The Latvian Economic Police has launched a probe into the 22 million euro project for the modernization of diesel trains for national Latvian railway company Pasažieru Vilciens, whose completion has been delayed by more than six months and in which Estonian millionaire Oleg Ossinovski is involved, Latvian daily Diena reported on Monday.
Economic Police Chief Pēteris Bauska sent a letter to the Ministry of Transport requesting that they assess the responsibility of involved officials and estimate possible losses due to the delay, the Latvian paper reported.
The 21.9 million euro contract was won two years ago by DMU Vilcieni, a consortium of three companies of which one was Daugavpils Lokomotīvju Remonta Rūpnīca (DLRR), which is controlled by Ossinovski. The other two companies were Rīgas Vagonbūves Rūpnīca (RVR), whose council chairman is Russian citizen Eduard Boze and which is indirectly controlled by Aleksandrs Brandavs, a board member of the Riga City Council's ruling party Honor to Serve Riga, and joint stock company VRC Zasulauks, which is owned jointly by RVR (49 percent) and Pasažieru Vilciens (50.9 percent).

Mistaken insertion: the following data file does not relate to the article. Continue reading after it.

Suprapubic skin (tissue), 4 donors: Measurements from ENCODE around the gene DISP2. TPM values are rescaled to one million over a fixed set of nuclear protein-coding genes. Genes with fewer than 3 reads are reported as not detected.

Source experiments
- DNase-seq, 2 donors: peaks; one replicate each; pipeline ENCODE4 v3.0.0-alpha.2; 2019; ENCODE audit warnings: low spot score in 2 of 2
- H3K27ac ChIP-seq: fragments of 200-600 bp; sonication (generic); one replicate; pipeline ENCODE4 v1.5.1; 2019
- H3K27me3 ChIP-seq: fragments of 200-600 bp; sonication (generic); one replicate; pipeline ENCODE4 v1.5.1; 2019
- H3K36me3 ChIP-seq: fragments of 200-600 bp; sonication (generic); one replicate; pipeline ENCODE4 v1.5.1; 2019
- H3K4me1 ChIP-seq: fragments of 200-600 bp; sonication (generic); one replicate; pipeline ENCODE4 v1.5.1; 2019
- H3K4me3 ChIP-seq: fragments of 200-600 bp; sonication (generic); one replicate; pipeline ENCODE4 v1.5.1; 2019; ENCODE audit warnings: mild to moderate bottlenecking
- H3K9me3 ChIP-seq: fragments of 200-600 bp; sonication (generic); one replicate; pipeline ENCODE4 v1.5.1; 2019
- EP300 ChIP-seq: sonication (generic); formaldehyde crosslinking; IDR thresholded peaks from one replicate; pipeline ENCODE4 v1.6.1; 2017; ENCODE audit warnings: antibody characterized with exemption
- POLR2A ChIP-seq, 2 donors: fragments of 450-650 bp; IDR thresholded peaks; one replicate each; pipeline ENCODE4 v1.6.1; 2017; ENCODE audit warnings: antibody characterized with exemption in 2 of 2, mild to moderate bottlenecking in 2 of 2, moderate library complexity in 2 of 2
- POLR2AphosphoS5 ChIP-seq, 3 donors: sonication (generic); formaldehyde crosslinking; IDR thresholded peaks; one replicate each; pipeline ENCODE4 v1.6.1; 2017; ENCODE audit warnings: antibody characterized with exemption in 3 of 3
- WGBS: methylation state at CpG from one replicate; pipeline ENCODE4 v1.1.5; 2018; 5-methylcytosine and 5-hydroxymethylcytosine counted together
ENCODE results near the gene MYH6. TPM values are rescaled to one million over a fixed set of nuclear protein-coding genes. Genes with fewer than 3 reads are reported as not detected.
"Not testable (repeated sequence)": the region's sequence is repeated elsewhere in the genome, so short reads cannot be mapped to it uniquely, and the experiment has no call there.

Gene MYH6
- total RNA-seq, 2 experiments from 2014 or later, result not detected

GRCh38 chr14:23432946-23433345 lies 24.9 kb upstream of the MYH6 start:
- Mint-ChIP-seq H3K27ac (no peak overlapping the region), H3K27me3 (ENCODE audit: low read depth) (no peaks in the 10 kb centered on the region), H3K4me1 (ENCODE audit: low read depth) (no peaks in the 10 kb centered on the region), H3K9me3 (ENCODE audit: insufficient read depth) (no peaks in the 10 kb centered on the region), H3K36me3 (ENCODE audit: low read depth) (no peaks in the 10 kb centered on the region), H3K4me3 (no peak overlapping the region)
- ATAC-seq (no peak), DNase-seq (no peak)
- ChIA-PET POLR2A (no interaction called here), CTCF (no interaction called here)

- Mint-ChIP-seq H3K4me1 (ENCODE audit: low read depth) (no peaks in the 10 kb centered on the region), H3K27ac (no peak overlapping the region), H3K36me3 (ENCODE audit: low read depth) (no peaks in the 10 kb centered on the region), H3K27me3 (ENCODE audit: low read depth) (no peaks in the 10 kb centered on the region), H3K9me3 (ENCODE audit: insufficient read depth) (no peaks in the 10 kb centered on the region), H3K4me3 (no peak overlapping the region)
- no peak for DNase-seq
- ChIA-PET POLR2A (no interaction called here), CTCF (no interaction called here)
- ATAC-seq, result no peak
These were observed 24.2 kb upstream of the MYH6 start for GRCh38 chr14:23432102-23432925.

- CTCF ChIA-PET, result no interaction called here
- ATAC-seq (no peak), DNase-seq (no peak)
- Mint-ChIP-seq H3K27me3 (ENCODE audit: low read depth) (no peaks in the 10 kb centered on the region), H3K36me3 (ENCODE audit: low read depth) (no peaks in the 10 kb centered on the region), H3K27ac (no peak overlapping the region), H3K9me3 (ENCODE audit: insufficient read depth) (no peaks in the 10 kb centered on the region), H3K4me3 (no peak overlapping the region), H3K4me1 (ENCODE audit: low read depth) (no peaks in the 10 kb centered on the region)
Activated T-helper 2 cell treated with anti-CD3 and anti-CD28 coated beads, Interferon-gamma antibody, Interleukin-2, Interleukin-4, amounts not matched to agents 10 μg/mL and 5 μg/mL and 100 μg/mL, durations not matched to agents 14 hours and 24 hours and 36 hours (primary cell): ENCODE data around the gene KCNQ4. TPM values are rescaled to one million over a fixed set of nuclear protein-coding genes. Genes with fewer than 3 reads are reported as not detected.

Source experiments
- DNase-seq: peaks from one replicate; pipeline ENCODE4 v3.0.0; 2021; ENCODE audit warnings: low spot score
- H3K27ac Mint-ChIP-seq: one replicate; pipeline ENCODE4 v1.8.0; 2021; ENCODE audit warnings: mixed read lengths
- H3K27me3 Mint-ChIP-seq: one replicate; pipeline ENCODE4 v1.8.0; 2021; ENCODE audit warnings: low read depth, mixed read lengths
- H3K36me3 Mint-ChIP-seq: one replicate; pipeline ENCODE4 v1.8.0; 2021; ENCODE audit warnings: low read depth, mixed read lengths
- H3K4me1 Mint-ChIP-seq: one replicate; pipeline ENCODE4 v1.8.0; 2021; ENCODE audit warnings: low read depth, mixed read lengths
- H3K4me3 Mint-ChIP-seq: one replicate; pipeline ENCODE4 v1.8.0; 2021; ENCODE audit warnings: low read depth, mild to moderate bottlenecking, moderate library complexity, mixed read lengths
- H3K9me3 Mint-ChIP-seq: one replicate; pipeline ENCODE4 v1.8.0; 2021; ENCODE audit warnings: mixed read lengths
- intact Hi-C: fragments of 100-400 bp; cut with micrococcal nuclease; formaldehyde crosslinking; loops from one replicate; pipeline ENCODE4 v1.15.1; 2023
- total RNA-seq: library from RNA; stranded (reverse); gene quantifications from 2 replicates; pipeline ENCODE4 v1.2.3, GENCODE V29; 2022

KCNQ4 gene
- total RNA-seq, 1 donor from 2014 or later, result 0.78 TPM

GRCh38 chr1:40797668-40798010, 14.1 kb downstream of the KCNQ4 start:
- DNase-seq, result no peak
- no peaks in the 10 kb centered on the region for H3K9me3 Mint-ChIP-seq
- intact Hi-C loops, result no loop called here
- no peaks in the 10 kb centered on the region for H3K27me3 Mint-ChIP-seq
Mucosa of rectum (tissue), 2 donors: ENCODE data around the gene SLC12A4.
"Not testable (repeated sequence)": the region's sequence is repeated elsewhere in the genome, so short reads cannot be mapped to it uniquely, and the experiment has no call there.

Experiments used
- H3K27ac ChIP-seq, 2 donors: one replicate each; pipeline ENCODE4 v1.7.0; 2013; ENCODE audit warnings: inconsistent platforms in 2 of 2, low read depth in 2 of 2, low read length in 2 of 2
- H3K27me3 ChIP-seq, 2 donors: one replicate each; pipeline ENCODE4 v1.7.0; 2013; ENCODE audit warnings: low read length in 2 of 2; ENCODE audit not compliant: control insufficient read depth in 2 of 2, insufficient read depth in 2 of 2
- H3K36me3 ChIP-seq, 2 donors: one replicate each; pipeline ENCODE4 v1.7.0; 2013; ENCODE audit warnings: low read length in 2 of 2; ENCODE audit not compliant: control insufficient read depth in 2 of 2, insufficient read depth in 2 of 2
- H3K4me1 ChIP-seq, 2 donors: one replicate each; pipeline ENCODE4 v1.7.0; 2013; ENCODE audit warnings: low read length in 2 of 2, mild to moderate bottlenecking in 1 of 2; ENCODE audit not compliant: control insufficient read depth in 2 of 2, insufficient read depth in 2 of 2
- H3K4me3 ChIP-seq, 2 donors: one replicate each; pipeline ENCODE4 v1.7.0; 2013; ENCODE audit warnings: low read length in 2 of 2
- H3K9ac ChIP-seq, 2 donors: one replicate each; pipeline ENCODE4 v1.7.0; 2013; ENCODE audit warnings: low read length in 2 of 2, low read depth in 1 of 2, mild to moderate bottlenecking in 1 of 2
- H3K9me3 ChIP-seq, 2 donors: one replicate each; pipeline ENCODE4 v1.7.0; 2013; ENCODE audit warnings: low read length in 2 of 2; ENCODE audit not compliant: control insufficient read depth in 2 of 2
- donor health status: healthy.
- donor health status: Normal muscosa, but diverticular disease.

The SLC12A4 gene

The project deadline has been extended several times. Moreover, deficiencies were discovered in the first sets of trains delivered to Pasažieru Vilciens.
Pasažieru Vilciens confirmed that an inquiry has been launched. The company has received questions from the Economic Police and is in the process of preparing answers. At the same time, however, the company claimed that the project was making progress — four sets of trains have been put into operation, a fifth is in the process of being accepted and a sixth set is currently being tested.
The Latvian government has granted another extension to the project, this time until Sept. 30.
The procurement tender for upgrading 19 diesel trains was signed on Jan. 31, 2014. The original deadline for the project's completion was late September 2015, which was subsequently extended until June 30, 2016.
The Latvan Ministry of Transport stated that yet another deadline extension was necessary due to several factors, notably the fact that certain defects had been discovered after putting the first set of upgraded trains into operation and parts from the trains in the fifth and sixth sets had been used to correct said defects, but suppliers from Russia had been slow to deliver necessary spare parts and some parts still had yet to be received.
It is planned to claim a late delivery fine of up to 2.2 million euros or 10 percent of the contract value from DMU Vilcieni.
Editor: Editor: Aili Sarapik